Monday, April 15, 2024
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Spurs’ Victor Wembanyama makes 5×5 history as his rookie season continues to exceed hype

Victor Wembanyama is something, man. At 20 years old, I already have him as one of the best 25 players this season. Even if you disagree with that ranking, there’s no disputing how incredible he’s been for the Spurs as a rookie. 

It’s not even March, and Wembanyama is already the first player in history to record 150 blocks, 150 assists, and 75 made 3-pointers in a single season. Just before the All-Star break, Wembanyama carded 27 points, 14 rebounds, 10 blocks, five assists and two steals against the Raptors on 71% shooting. No other player in history has met those single-game benchmarks. 

Now, in his second game coming out of the All-Star break, Wembanyama has become the youngest player ever – and just the 15th in total – to join the exclusive 5×5 club, which requires the recording of at least five points, rebounds, assists, steals and blocks in a single game. 

He did it on Friday night in a loss to the Lakers … in the fewest minutes ever. 

The last player to record a 5×5 game was Jusuf Nurkic in 2019. The only other rookie to pull it off was Jamaal Tinsley in 2001. 

What’s crazy: Wembanyama missed a 5×5 game by just one assist on Thursday, posting 19 points, 13 rebounds, five blocks, five steals and four assists against the Kings

Think about that. Only 14 other players in history have pulled this off, and this dude, a 20-year-old rookie, nearly did it on consecutive nights. He joined Michael Jordan as the only player in history to even record five blocks and five steals in back-to-back games, and yet, all he’s concerned with is the outcome of the games, neither of which went in San Antonio’s favor.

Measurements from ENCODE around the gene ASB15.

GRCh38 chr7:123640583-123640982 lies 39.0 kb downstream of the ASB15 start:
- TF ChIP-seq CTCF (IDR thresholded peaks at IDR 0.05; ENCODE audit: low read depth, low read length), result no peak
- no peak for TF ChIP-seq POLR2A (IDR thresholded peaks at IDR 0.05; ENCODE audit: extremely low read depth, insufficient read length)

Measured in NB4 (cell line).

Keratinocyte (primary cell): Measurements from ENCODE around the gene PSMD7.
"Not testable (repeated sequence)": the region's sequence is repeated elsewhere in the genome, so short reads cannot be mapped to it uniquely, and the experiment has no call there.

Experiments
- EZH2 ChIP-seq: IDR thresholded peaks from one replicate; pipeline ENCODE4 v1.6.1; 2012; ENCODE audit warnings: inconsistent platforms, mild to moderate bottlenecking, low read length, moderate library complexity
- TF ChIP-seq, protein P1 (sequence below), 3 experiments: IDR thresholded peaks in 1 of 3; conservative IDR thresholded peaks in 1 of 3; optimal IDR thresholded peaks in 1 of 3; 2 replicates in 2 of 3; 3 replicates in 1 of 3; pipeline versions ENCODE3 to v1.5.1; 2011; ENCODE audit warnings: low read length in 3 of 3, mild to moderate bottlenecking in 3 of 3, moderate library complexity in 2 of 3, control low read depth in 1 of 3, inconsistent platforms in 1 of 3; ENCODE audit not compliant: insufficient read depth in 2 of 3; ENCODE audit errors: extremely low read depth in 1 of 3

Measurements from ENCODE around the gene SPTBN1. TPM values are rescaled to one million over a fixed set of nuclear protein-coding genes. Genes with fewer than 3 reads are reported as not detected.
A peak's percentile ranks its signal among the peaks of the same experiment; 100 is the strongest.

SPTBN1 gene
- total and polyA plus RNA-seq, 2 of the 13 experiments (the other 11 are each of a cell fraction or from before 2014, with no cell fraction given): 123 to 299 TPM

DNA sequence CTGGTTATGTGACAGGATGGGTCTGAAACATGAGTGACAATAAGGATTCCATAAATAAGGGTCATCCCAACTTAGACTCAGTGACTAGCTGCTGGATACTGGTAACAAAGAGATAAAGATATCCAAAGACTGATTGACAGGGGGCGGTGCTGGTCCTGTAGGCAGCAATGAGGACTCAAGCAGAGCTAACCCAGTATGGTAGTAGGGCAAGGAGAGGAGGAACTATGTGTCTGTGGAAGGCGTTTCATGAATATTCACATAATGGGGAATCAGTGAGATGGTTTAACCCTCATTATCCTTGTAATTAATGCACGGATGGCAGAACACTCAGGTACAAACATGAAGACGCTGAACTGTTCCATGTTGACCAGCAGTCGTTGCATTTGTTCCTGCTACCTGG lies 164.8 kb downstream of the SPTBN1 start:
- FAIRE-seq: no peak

Wembanyama entered the NBA as the most hyped rookie since LeBron James. It seemed impossible that he could live up to the hype immediately. Somehow, he’s actually exceeding it. 

He leads the league in blocks, on pace to become the first rookie since Manute Bol in 1986 to do so. Since the Spurs did away with the Jeremey Sochan point guard experiment and started playing Wembanyama at center, he has exploded. 

Since the start of January, a stretch of 23 games, Wemby is averaging just under 23 points and 10 boards with 3.7 assists, 3.4 blocks and 1.7 steals. He’s shooting 49 percent, including 35 percent from 3 on over five attempts per game. He is doing this in barely 27 minutes per game, which is pure insanity. 

Extrapolate those numbers to per 36 minutes, and Wemby’s ledger reads like this: 30.1 points, 13 boards, 4.9 assists, 4.5 blocks, 1.8 steals. Play this guy 36 minutes, and he is damn near averaging a 5×5 for crying out loud. 

There’s a strong argument to be made that Wembanyama is already the most intimidating defensive player in the league. When you add this kind of offense to it, well, as LeBron James said on Friday, “he doesn’t have a ceiling.”

“He can do whatever he wants in his career,” James said of Wembanyama. “…You got guys in our league that you have to account for any time you get around the rim or around the perimeter in our league history, and he sits right at the top, if not around the top, with all the greats.” 

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